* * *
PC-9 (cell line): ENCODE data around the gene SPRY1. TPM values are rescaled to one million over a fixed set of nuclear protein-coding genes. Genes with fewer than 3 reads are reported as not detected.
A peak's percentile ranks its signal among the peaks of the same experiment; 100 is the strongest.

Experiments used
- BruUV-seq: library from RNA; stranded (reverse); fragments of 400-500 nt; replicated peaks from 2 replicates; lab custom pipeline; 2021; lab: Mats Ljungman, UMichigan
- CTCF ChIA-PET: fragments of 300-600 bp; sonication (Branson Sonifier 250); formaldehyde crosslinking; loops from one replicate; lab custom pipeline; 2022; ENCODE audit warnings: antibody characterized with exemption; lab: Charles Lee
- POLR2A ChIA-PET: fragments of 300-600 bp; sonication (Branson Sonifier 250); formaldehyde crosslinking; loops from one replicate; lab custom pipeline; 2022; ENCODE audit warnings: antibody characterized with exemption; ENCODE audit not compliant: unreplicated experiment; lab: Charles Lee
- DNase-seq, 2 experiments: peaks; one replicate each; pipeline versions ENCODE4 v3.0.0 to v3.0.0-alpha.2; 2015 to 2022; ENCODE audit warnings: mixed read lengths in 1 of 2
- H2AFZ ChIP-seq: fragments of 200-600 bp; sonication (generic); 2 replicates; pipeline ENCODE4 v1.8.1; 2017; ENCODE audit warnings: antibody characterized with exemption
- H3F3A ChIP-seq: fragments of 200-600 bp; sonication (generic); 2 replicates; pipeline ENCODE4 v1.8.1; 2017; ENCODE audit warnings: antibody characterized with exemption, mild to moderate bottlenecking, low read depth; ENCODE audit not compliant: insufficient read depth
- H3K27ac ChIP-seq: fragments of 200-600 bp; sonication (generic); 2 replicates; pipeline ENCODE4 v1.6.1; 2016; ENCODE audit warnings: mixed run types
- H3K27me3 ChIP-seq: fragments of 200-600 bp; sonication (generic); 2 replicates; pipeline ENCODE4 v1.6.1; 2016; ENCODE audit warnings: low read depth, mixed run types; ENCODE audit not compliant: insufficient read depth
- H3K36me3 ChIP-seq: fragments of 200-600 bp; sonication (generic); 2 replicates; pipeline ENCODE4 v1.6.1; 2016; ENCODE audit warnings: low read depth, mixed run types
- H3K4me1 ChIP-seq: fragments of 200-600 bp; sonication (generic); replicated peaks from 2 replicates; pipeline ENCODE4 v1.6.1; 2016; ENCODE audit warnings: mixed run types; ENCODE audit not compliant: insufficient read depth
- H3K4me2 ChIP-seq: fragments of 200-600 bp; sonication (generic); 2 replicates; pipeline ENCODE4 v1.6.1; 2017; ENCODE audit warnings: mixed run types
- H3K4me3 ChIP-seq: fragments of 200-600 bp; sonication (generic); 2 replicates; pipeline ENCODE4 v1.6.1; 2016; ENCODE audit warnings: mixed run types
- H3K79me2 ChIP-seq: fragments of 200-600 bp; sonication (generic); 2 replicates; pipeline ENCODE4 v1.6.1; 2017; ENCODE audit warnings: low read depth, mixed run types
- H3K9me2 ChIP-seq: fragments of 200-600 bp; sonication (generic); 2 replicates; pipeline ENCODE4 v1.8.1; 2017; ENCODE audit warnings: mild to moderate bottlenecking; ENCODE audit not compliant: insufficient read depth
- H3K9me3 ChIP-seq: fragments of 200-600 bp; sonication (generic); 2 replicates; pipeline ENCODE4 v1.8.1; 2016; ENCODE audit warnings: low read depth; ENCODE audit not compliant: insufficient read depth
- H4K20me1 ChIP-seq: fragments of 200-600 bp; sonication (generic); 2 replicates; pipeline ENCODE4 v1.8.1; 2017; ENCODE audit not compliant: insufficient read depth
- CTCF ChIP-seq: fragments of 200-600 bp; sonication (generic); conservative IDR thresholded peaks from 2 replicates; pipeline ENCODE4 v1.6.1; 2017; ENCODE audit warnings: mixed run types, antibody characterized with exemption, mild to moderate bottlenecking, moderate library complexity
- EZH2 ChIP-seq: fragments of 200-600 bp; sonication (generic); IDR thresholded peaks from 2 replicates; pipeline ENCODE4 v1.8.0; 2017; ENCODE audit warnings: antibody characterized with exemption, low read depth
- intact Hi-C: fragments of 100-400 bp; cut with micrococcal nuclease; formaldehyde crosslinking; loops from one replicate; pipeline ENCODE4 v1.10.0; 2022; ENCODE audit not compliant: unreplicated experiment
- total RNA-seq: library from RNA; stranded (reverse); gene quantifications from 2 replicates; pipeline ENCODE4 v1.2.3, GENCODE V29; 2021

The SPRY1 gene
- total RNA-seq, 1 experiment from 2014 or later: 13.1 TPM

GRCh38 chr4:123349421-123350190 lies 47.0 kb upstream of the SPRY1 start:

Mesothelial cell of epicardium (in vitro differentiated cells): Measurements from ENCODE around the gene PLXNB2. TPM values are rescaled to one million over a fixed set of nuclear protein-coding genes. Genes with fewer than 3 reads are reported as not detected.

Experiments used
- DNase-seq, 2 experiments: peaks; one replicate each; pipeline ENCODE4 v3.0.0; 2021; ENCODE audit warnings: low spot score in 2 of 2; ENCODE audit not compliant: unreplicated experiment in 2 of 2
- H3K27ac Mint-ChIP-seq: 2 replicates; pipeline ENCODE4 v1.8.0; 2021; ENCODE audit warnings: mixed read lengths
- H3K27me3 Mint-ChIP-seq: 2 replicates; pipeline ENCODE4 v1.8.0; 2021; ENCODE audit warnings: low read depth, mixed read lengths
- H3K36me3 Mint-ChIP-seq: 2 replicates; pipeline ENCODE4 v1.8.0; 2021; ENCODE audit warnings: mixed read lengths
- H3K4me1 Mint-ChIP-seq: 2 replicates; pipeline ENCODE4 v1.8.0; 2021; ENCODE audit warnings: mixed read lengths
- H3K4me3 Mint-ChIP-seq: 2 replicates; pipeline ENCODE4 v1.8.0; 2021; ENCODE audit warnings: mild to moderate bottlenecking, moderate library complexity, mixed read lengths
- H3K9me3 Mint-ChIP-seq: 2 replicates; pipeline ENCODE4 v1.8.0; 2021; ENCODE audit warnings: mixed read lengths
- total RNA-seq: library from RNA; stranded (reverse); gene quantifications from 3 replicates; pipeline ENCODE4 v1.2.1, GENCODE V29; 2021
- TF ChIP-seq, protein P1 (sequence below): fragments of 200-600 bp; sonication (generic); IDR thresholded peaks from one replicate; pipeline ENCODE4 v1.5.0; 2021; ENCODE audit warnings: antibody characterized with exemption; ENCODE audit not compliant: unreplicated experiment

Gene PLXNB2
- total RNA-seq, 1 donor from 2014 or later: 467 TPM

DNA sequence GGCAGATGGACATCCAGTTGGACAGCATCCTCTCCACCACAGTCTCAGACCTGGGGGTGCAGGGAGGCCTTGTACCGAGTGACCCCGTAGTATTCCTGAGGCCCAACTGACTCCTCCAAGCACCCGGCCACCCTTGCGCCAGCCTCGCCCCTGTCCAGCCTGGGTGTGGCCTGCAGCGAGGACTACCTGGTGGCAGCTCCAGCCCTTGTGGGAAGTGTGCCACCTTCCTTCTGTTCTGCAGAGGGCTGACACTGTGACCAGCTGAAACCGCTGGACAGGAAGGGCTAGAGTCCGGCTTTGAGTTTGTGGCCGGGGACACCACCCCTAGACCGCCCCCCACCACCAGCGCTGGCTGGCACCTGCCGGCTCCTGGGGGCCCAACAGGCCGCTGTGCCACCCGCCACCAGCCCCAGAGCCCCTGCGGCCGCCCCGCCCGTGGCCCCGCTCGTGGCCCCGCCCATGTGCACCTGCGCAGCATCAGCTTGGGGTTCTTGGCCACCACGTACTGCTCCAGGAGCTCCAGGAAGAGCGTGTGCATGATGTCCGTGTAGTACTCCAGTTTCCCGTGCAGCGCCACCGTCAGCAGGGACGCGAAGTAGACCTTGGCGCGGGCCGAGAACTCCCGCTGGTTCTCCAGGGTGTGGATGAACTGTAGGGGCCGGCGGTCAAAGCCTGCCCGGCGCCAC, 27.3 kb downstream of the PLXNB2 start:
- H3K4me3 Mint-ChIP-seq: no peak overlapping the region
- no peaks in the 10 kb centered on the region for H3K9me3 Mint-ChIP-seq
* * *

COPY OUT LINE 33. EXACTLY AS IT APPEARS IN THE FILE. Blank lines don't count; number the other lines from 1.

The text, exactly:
- H3K4me1 Mint-ChIP-seq: 2 replicates; pipeline ENCODE4 v1.8.0; 2021; ENCODE audit warnings: mixed read lengths